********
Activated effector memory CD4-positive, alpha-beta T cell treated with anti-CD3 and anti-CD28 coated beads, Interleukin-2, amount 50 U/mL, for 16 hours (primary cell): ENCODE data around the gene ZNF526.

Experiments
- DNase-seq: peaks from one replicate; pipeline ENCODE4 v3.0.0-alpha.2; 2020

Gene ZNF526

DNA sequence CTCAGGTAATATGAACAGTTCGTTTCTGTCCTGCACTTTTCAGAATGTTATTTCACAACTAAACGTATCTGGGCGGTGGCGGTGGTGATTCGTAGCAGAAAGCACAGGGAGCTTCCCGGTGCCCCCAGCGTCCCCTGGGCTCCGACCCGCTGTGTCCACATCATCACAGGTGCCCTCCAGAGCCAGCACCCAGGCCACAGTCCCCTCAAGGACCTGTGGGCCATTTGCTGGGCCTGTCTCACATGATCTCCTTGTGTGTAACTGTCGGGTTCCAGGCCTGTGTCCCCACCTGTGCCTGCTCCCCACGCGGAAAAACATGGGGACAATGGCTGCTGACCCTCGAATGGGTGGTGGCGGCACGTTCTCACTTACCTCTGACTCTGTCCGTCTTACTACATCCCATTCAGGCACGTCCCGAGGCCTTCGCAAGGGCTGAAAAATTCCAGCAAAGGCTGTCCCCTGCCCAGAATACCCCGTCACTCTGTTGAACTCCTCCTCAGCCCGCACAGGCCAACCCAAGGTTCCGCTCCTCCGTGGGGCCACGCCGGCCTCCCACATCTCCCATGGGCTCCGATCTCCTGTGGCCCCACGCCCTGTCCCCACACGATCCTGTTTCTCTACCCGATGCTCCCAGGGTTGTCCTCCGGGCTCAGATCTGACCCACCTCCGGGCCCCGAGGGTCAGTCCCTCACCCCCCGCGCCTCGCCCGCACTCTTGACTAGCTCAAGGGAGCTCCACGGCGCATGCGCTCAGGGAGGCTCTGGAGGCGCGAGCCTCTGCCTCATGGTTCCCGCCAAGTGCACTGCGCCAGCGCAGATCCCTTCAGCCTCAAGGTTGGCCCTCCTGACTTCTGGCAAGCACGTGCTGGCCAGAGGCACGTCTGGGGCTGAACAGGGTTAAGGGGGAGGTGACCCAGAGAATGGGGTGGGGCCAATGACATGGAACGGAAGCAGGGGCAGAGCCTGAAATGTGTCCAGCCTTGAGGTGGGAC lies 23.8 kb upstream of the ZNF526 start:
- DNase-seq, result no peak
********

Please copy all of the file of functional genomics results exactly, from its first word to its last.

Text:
Activated effector memory CD4-positive, alpha-beta T cell treated with anti-CD3 and anti-CD28 coated beads, Interleukin-2, amount 50 U/mL, for 16 hours (primary cell): ENCODE data around the gene ZNF526.

Experiments
- DNase-seq: peaks from one replicate; pipeline ENCODE4 v3.0.0-alpha.2; 2020

Gene ZNF526

DNA sequence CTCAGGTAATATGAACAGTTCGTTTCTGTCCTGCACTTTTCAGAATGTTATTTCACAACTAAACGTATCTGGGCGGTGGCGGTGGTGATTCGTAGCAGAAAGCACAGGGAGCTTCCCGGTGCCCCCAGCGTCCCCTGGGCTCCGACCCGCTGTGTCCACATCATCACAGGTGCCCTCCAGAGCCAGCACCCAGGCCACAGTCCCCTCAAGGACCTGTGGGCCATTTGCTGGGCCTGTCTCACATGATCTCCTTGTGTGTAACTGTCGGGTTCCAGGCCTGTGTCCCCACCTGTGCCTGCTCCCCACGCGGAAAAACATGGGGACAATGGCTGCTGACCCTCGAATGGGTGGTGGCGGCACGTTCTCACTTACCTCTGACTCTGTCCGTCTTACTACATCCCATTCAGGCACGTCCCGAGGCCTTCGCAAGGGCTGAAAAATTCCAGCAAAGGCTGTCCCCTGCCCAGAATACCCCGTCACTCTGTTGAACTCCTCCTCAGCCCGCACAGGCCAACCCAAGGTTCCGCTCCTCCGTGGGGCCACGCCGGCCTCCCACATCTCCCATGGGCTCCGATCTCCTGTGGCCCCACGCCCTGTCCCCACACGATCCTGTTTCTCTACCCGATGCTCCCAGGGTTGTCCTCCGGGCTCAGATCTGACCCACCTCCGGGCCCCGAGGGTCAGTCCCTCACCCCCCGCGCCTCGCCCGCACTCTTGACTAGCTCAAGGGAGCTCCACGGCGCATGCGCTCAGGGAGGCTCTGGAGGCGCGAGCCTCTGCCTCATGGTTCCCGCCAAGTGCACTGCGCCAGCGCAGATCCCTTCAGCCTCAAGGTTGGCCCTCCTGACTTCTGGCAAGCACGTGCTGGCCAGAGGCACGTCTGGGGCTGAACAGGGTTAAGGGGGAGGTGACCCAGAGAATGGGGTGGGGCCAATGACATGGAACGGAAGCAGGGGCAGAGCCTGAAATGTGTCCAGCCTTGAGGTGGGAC lies 23.8 kb upstream of the ZNF526 start:
- DNase-seq, result no peak